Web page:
Japanese lawmaker Mikio Shimoji admitted on Monday that his office had accepted and not declared to the authorities JPY1 million (US$9,227) – for campaigning in the country’s 2017 general election – from a Chinese online gambling operator linked to an alleged bribery scandal tied to lobbying for a casino licence in that country.
Kyodo news agency reported that Mr Shimoji – in a press conference on Monday – said he would consider whether to resign from the Japan Innovation Party. The party’s leader, Ichiro Matsui, said Mr Shimoji should step down as a lawmaker, according to the media outlet.
Mr Shimoji was one of five House of Representatives members that had been questioned by Japanese authorities – on a voluntary basis – for their alleged receipt of cash. He had previously denied having received money from the Chinese firm.
The allegations against the five lawmakers reportedly came to light as part of an investigation into another lower house lawmaker Tsukasa Akimoto, who was arrested in late December for allegedly taking bribes from Chinese firm 500.com Ltd in connection with lobbying linked to a so-called integrated resort or “IR” scheme in Hokkaido.
Local media had earlier reported that the five lawmakers including Mr Shimoji were alleged to have received around JPY1 million each. The other lawmakers, including Japan’s former Defence Minister, Takeshi Iwaya, have denied the allegations.
The Chinese firm 500.com issued on December 31 a press release stating it had set up an investigative committee to probe “alleged illegal money transfers” and the role played by some of the firm’s current and former consultants. Masahiko Konno and Katsunori Nakazato, described as advisors in Japan to 500.com, are said by Japanese media to have been cooperating with prosecutors there.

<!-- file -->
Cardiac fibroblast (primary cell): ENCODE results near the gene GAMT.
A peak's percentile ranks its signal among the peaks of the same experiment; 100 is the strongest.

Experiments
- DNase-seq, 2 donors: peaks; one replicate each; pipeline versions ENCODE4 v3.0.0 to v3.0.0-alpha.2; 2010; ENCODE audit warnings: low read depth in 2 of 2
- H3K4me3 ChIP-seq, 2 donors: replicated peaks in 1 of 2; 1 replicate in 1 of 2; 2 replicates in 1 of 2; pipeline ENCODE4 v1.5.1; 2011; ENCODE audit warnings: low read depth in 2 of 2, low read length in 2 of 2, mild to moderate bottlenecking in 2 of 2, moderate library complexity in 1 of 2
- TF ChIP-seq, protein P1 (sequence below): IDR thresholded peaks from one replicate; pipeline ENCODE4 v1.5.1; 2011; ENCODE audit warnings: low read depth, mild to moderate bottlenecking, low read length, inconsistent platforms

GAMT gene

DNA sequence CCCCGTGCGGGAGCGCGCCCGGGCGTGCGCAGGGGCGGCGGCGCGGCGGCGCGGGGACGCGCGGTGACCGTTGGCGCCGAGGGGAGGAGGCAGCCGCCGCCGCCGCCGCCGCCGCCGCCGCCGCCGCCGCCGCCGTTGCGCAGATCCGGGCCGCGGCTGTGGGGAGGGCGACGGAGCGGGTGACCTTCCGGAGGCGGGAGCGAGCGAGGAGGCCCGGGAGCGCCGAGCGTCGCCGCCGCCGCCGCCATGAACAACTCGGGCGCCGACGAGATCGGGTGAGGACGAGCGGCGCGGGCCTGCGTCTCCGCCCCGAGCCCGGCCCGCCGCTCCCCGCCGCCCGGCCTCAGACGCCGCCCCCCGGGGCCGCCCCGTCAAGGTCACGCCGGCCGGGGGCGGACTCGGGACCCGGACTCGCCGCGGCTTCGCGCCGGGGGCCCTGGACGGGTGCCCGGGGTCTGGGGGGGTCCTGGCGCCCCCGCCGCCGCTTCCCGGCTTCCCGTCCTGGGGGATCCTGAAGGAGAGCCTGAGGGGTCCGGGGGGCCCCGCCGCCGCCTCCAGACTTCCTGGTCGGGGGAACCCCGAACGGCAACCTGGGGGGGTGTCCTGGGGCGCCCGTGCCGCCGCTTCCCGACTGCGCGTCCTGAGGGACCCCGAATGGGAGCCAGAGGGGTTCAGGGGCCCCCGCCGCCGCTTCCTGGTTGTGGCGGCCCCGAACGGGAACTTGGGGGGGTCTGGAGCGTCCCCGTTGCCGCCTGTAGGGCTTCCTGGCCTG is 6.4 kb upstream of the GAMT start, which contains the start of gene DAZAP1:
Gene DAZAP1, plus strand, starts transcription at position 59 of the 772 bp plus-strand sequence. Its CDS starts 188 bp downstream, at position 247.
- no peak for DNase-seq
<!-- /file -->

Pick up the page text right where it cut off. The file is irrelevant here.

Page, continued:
In Monday’s news conference, Mr Shimoji admitted that an employee at his office in Naha city, the capital of Okinawa prefecture, accepted an envelope with JPY1 million in October 2017, from Mr Konno. He said the money was not declared in campaign or political funds and expenditure reports. “It is something that I extremely regret,” Kyodo quoted Mr Shimoji as saying.
According to the news outlet, the lawmaker said additionally that he had never tried to persuade any government agency to favour the Chinese company. He said also that he would return the money to Mr Konno, added Kyodo.
Nov 27, 2020Macau has recorded year-on-year case decreases during the first nine months of 2020 in a number of gaming-related crime categories, according to the latest data released by the Office of the...
Nov 26, 2020
Loss posted by casino operator Genting Malaysia in the third quarter of 2020